The doctor who saves lives in the air Dr Mathis Nharingo

Peter Matika, [email protected] 

DR Mathis Nharingo, or Dr Matt as he is fondly known, is not your ordinary doctor. He is a flight doctor, a rare and specialised profession that involves providing medical care to patients on board an aircraft.

Dr Matt is one of the few flight doctors in Zimbabwe, a country where air medical services are becoming increasingly important and accessible. Air medical services are the use of aircraft, such as planes and helicopters, to transport patients who need urgent or critical care to a hospital or a clinic.

Dr Matt’s job is not easy. He has to deal with the challenges of flying, such as altitude, pressure, noise, and turbulence, while performing complex procedures and treatments on his patients. He also has to co-ordinate with a small team of nurses, paramedics, and pilots, and ensure the safety and comfort of his patients during the flight.

Dr Matt graduated from the University of Zimbabwe, College of Health Sciences, with a Bachelor in Medicine and Surgery degree. He then pursued his passion for flight medicine, which he developed after witnessing a helicopter rescue operation when he was a child. He underwent rigorous training and certification to become a flight doctor, and joined the Air Rescue Services of Zimbabwe, a leading provider of air medical services in the country.

Dr Mathis Nharingo (left) with a colleague

Dr Matt has saved many lives on land and in the air, and has earned the respect and admiration of his colleagues and patients. He is a hero without a cape, who uses his skills and knowledge to make a difference in the world. 

“I graduated in 2017 and did my internship at Parirenyatwa Group of Hospitals from April 2017 until May 2019. I joined Halsted’s Aviation Corporation Medical (subdivision of Halsted’s Aviation Corporation) in 2019. I later assumed the role of flight doctor after doing some emergency courses and aviation medicine,” said Dr Matt.

The first thought that comes to mind is, “Does he pilot the air rescue ambulance?” For the time being, the answer is emphatically no. 

“The title flight surgeon is a bit confusing because most of these doctors are not pilots, nor do they perform surgery. However, they do work to help crew members navigate extreme stress and medical problems they face while working in the air or in space. My dream is to fly one day. I am not qualified to fly either a plane or a helicopter. Perhaps this is the other reason which led me here.

“We have a flight team, which comprises competent, well dedicated and hardworking pilots who are also well versed in emergencies. We work as a team and our efforts complement each other. Together we make sure care and treatment is instituted to our patients within the golden hour. This implies we work co-operatively to reduce morbidity and mortality,” Dr Matt said.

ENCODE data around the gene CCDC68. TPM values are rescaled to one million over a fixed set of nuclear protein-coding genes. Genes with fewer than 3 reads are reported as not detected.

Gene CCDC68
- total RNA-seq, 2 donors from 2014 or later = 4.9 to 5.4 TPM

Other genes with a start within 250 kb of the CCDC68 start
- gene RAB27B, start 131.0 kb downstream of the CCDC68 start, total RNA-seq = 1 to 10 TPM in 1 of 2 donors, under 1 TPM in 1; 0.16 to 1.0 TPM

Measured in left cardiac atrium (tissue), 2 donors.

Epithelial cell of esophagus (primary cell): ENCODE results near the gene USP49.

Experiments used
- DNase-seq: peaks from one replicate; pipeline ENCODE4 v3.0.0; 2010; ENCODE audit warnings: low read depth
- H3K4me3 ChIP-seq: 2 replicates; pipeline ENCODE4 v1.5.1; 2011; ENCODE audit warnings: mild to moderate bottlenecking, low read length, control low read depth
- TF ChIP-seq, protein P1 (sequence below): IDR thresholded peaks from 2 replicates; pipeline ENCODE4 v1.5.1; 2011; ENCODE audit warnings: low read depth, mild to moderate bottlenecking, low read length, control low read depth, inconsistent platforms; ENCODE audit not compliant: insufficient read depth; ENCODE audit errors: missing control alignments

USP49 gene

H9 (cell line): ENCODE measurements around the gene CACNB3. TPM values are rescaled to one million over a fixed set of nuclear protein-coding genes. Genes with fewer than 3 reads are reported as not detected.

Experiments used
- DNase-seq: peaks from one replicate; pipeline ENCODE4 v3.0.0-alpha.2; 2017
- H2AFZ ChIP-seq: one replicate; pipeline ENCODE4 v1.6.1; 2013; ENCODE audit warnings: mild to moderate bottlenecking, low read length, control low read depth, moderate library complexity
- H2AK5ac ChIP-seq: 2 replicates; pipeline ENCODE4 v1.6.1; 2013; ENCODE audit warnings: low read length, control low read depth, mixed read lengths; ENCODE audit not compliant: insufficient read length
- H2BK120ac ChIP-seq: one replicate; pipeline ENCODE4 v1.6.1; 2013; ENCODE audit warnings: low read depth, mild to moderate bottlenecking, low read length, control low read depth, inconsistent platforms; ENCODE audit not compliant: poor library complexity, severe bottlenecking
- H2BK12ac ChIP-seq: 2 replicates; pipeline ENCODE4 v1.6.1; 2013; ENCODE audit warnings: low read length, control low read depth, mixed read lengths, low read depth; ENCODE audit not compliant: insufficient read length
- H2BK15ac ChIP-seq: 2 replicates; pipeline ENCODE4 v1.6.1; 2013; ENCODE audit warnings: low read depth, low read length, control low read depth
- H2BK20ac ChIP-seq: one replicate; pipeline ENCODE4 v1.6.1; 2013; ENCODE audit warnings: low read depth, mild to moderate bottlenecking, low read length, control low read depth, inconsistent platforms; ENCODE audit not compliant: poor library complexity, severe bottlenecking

He added that practicing aviation medicine was thrilling and that he couldn’t imagine doing anything else.

“I can confidently say that since I started flying, I have been enjoying my career so far, and for a doctor who loves flying, what better career choice could there be? Practicing aviation medicine is very similar to practicing regular clinical medicine. It’s just that all of my work focuses entirely around aviation, which I love. The field is so diverse and broad, apart from saving lives there is also intense learning every day,” said Dr Matt.

He said information spans from emergency medicine to aviation medicine. 

“Aviation medicine is an excellent career option for those wishing to work in medicine, but who also crave some excitement. It also offers a schedule that is far from routine. On another hand sometimes I have few off days and may work on-call to help treat critical patients. Because of this I may not have a good work-life balance or may have to schedule my personal life around my job,” Dr Matt said.

He said since he began his career in aviation rescue he has performed and has been involved in more than 50 rescue missions. “It’s very difficult to keep record of the number of medvacs I have done, especially when you are enjoying every moment. But as a marker of progress career wise it’s really important to keep track of them. I’m sure I have been involved in more than 50 successful rescue missions since I started flying,” said Dr Matt.

He said aviation medicine is growing rapidly and urged the youth to take it up. 

“The field is so broad and there are many roles to choose from. Aviation medicine is rapidly growing at the moment with the aim of providing timely emergency care to everyone, hence reducing mortality rates. By taking this as a career the youth can make a real difference to people’s lives by helping to alleviate pain and suffering,” said Dr Matt.

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